Two Montana women are suing US Customs and Border Protection officers for detaining them at a gas station last year because they were speaking Spanish — the latest legal challenge to the agency’s broad authority to patrol the border zone.
Ana Suda and Martha Hernandez were questioned in May by a uniformed officer as they waited in line to buy eggs and milk at a convenience store in Havre, Montana — a tiny town 35 miles from the US border with Canada. The officer then detained the two women, who are American citizens, for 30 to 40 minutes outside by his patrol car.
Suda filmed the heated encounter on her cellphone, making headlines across the country when it went viral on social media.
Both women are nurse’s assistants and have been living and working in Havre for several years, according to the lawsuit filed Thursday in Montana federal court. The American Civil Liberties Union, which is representing the plaintiffs, says the Border Patrol officer violated their constitutional right to equal protection (and treatment) under the law, as enshrined in the Fourteenth Amendment.
Their lawyers also say the matter amounted to an illegal search and seizure under the Fourth Amendment. Their argument boils down to this: Detaining someone solely for speaking Spanish is the same thing as stopping someone solely because of their race — which is illegal.
The lawsuit says that the experience was “humiliating” to both women and that their families have since been shunned by members of the community.
“Ms. Hernandez and Ms. Suda no longer feel comfortable speaking Spanish in public, and fear that if they do so, or otherwise express their Latinx identity, they will be stopped and questioned by CBP agents,” their lawyers wrote in the complaint.
A spokesperson for US Customs and Border Protection declined to discuss the allegations with Vox on Thursday.
The case will test the agency’s broad powers to patrol the US border zone — any area within 100 miles of a land or water border — and to stop and question people they suspect of being in the country illegally. The Supreme Court has generally upheld this practice, with a few exceptions. The lawsuit also challenges long-held stereotypes about what Americans are supposed to look like and sound like in an era of fierce anti-immigrant rhetoric.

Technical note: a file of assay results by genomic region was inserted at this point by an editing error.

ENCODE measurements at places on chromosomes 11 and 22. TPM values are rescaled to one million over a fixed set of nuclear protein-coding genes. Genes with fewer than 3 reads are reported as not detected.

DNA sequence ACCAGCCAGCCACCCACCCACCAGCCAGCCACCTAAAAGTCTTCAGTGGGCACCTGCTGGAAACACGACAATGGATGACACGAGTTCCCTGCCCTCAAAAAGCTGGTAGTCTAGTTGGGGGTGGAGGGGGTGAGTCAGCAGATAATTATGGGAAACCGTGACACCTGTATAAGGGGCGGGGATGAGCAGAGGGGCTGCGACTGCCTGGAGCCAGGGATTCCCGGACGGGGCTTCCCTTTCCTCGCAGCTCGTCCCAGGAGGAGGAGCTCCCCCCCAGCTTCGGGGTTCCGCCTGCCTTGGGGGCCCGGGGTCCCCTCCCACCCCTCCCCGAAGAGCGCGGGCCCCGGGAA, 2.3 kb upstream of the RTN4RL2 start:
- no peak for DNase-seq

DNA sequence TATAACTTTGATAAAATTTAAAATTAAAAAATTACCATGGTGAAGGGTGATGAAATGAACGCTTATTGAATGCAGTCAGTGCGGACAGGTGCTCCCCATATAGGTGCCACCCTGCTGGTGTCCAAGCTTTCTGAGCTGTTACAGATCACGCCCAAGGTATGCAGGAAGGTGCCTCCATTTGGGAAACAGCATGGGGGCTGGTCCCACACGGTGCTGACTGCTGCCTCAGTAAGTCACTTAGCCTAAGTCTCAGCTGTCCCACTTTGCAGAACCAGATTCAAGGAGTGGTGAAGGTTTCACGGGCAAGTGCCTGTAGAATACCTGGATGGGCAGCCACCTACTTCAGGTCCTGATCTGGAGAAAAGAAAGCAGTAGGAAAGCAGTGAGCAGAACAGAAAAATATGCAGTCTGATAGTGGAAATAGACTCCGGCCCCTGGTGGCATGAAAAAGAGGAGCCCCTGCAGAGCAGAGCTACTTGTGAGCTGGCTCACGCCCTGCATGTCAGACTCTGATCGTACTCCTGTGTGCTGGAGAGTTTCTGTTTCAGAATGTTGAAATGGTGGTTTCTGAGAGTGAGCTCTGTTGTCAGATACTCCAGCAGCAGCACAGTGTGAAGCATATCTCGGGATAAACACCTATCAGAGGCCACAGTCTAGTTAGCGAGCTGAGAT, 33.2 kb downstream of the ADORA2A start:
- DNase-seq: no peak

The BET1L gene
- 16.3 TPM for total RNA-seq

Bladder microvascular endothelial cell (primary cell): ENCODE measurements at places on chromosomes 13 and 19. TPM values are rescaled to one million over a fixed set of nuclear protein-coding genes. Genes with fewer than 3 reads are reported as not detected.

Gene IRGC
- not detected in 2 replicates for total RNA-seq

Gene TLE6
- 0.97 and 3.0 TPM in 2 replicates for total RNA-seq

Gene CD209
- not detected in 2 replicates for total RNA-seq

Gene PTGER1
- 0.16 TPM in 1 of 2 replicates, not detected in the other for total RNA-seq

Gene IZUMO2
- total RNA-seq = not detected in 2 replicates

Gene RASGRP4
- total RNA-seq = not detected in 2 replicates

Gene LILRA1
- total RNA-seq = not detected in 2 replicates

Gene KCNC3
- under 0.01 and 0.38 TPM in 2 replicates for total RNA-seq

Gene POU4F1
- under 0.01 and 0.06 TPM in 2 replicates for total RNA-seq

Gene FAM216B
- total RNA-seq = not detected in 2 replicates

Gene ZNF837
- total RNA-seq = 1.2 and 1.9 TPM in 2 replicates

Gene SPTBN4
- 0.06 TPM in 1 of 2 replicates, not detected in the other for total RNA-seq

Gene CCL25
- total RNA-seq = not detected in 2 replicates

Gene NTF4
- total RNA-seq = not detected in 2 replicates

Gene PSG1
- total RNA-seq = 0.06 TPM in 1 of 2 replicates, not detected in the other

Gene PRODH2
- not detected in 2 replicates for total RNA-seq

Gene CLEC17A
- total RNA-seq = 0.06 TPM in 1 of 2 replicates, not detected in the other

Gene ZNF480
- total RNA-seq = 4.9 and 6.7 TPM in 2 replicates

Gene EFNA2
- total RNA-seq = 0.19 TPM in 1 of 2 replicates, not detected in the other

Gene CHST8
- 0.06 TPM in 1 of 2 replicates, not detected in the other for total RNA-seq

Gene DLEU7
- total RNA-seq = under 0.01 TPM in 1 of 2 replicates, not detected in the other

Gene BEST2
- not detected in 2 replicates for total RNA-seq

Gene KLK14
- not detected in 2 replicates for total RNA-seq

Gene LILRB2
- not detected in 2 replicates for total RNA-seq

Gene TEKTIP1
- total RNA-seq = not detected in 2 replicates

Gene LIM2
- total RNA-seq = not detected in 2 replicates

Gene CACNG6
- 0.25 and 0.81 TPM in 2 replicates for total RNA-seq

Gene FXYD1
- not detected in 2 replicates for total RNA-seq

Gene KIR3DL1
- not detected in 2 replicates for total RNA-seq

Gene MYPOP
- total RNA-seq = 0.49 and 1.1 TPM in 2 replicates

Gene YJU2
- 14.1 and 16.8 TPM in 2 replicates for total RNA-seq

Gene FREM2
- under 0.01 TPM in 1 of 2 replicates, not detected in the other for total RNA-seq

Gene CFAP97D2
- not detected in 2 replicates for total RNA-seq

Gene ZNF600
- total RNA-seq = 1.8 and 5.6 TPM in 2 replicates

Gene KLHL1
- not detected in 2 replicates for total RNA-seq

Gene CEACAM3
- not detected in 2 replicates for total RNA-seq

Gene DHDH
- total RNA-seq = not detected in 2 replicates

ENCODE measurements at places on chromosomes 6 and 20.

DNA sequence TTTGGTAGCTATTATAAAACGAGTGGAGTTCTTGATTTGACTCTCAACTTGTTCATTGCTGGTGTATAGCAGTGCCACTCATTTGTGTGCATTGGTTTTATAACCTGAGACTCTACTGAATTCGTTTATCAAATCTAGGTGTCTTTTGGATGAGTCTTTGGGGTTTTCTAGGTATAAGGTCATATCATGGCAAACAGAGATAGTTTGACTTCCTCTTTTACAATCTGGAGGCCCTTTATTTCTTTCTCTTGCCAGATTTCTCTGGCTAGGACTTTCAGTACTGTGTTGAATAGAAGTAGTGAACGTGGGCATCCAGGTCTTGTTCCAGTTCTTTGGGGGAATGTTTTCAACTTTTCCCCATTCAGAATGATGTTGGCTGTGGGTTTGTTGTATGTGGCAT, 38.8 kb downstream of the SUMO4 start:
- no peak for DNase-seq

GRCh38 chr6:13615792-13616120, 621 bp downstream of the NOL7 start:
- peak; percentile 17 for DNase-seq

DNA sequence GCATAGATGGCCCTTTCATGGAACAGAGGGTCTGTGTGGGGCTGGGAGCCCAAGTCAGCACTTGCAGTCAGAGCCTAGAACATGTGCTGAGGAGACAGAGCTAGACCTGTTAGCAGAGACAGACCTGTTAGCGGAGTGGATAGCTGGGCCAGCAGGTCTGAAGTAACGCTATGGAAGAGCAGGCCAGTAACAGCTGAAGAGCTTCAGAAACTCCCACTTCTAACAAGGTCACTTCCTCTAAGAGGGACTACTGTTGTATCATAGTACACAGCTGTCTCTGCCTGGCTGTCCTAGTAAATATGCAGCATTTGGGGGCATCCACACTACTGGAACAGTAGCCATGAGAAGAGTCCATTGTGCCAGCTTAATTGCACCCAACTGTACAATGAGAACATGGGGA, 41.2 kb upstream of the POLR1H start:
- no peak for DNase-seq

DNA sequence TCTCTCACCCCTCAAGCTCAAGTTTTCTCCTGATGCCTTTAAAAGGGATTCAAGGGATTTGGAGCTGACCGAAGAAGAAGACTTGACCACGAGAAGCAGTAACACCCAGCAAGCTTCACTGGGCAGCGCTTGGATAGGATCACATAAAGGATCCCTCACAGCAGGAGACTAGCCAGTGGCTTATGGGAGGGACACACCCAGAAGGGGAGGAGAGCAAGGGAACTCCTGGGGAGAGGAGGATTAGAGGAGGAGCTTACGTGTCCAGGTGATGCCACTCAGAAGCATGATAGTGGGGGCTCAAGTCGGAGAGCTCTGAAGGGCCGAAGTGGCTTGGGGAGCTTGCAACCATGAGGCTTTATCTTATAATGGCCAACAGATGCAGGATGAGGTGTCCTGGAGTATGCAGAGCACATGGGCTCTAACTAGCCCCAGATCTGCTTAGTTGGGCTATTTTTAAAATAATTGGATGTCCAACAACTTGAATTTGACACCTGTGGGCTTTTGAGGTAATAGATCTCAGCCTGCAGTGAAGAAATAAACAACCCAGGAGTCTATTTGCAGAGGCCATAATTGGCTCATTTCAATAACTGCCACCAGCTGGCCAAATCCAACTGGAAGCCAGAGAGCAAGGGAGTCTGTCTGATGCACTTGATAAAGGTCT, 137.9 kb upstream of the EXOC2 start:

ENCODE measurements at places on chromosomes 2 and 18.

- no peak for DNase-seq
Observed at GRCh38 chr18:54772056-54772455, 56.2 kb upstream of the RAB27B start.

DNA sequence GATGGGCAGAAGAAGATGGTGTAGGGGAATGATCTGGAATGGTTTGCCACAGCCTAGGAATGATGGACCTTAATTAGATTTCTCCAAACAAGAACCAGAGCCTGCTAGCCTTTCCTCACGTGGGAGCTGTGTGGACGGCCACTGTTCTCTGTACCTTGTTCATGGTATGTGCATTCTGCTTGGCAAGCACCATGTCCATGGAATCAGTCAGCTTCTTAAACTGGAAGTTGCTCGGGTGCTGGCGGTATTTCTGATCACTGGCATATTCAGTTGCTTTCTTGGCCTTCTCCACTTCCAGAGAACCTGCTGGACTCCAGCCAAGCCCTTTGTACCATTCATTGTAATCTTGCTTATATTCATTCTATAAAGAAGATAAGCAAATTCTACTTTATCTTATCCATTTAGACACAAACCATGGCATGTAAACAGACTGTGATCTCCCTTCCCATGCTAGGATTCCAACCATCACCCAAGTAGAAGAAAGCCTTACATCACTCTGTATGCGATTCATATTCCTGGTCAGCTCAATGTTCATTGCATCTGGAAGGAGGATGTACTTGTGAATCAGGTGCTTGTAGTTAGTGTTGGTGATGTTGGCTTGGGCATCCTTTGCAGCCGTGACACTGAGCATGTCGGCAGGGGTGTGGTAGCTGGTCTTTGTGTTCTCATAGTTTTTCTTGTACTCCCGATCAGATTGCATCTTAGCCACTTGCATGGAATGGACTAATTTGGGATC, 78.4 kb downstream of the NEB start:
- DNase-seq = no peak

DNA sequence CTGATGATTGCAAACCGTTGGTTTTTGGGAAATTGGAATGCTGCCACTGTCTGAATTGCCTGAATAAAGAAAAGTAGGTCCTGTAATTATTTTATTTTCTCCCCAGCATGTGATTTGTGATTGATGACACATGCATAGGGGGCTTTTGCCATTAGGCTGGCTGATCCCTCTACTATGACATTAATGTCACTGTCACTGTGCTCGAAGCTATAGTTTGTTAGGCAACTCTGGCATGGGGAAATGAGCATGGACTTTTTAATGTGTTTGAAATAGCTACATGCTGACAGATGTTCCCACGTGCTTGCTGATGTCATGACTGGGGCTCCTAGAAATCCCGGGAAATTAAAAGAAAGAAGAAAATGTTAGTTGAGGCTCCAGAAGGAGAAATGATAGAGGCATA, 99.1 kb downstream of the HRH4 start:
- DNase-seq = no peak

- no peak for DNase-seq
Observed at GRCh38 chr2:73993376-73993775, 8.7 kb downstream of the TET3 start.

An unusual case
Suda, who was born in El Paso, Texas, had been living with her husband and their two children in Havre since 2014. Hernandez, who was born in California, had been living there since 2010 with her own family, and both worked as nurse’s assistants at the hospital in town. Havre is a predominantly white community, but has a growing Latino population, according to the lawsuit.
After going to the gym together one evening, Suda and Hernandez stopped to buy eggs and milk at the local Town Pump gas station. They were both chatting in Spanish as they waited in line to pay when a uniformed Border Patrol agent, Paul O’Neal, asked them where they were born. “Are you serious?” Suda replied, according to the lawsuit. “Dead serious,” O’Neal allegedly responded.
They told him they were born in Texas and California, and O’Neal asked them for their drivers’ licenses. They handed over their IDs and O’Neal led them outside to stand by his patrol car in the parking lot. The two women grew angry, and Suda began filming the incident